N.Y. Doormen Threaten To Walk Off The Job Some 30,000 New York City doormen and other building workers are threatening to strike. Their contract expires next week, and the union and building owners remain far apart. There hasn't been a strike since 1991.
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N.Y. Doormen Threaten To Walk Off The Job

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N.Y. Doormen Threaten To Walk Off The Job

N.Y. Doormen Threaten To Walk Off The Job

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RENEE MONTAGNE, Host:

NPR's Margot Adler reports.

MARGOT ADLER: For Enrique Callo, who works in a building on the West Side, the issues are simple...

ENRIQUE CALLO: Fair wages, health benefits, and keeping up with the cost of living.

ADLER: Howard Rothschild is the president of the Realty Advisory Board on Labor Relations, which represents building owners. He says real estate taxes have gone up, rents have been cut, and apartments have lost value.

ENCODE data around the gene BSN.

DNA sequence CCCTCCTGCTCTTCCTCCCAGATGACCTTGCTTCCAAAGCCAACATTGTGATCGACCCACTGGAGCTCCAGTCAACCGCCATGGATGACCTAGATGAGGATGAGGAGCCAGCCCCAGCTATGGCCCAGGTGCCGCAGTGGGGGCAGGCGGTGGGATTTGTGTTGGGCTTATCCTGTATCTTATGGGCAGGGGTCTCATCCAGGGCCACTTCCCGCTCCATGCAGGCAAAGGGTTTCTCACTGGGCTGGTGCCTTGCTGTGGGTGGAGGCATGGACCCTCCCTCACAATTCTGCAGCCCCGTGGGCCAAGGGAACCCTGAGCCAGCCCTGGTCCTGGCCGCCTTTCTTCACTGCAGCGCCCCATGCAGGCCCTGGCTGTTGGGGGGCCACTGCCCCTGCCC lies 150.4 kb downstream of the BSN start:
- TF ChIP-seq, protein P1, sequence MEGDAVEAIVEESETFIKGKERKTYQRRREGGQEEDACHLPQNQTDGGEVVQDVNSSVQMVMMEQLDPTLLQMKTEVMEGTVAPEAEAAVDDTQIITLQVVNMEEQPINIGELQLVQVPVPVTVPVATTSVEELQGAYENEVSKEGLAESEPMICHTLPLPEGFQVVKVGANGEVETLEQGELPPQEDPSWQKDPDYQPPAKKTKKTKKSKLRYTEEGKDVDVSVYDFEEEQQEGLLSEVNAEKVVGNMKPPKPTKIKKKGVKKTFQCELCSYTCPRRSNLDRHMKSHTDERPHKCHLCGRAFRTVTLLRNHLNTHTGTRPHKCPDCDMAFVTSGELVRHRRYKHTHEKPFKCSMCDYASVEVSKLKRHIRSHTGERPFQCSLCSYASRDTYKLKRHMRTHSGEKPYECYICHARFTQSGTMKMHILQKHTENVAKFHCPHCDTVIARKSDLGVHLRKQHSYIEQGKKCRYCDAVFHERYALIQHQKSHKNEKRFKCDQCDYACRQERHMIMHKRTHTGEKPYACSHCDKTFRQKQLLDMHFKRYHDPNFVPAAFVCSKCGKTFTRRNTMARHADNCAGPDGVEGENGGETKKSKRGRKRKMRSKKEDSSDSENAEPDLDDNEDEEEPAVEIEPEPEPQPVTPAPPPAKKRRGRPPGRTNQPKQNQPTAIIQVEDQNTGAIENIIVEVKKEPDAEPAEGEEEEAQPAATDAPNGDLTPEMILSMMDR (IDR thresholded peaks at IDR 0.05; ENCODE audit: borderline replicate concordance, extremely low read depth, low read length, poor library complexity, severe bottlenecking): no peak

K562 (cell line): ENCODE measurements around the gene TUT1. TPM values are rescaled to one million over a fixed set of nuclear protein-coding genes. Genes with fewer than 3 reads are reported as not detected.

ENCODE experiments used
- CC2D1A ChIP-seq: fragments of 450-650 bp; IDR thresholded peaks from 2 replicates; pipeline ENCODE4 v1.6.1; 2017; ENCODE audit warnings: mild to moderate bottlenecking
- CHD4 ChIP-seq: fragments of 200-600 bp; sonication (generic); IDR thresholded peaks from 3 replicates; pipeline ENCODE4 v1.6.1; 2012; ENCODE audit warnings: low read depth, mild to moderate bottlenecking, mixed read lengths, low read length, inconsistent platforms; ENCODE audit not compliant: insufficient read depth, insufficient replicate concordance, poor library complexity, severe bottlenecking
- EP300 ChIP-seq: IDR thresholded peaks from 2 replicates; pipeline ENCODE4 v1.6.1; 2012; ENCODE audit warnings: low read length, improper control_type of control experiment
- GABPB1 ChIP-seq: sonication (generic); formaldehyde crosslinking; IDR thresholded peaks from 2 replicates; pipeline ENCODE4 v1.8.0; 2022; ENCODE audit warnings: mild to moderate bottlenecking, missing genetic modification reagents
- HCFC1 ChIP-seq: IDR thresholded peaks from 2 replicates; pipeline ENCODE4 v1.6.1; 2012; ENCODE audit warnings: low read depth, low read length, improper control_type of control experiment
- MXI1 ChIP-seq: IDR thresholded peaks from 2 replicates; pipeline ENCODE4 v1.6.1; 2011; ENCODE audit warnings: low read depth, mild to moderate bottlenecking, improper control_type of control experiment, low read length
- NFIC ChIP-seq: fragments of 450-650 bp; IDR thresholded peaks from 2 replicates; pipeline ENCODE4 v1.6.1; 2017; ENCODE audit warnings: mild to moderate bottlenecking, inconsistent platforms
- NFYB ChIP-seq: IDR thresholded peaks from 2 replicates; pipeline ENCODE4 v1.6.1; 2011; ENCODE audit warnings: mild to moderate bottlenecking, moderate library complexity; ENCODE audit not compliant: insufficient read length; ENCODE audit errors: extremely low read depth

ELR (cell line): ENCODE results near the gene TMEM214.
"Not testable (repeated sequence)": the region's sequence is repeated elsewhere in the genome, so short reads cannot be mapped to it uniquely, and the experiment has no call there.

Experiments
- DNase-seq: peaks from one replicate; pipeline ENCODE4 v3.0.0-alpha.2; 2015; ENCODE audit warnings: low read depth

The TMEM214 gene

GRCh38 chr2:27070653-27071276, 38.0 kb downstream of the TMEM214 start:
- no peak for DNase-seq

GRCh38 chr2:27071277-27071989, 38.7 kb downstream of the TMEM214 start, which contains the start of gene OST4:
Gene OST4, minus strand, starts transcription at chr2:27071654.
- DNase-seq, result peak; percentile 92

HOWARD ROTHSCHILD: The state of the economy in general in New York isn't very good, and specifically in residential real estate it's horrible. We need to find a way to run our buildings more efficiently and less expensively.

ADLER: The average building worker makes about $40,000 a year, plus 28,000 in benefits. Rothschild says that's a lot of money. Building workers say not enough to raise a family in the city.

(SOUNDBITE OF SHOUTING)

ADLER: At the march and rally of 32BJ of the Service Employees International Union, executive director Kevin Boyle pointed to the buildings on Park Avenue. The bankers on Wall Street who live here, he said, with their bonuses, had one heck of a party.

KEVIN BOYLE: Unidentified People: No.

BOYLE: But when we sat down and negotiated, they tried to give us the check. I ain't paying the check for the party.

ADLER: Margot Adler, NPR News, New York.

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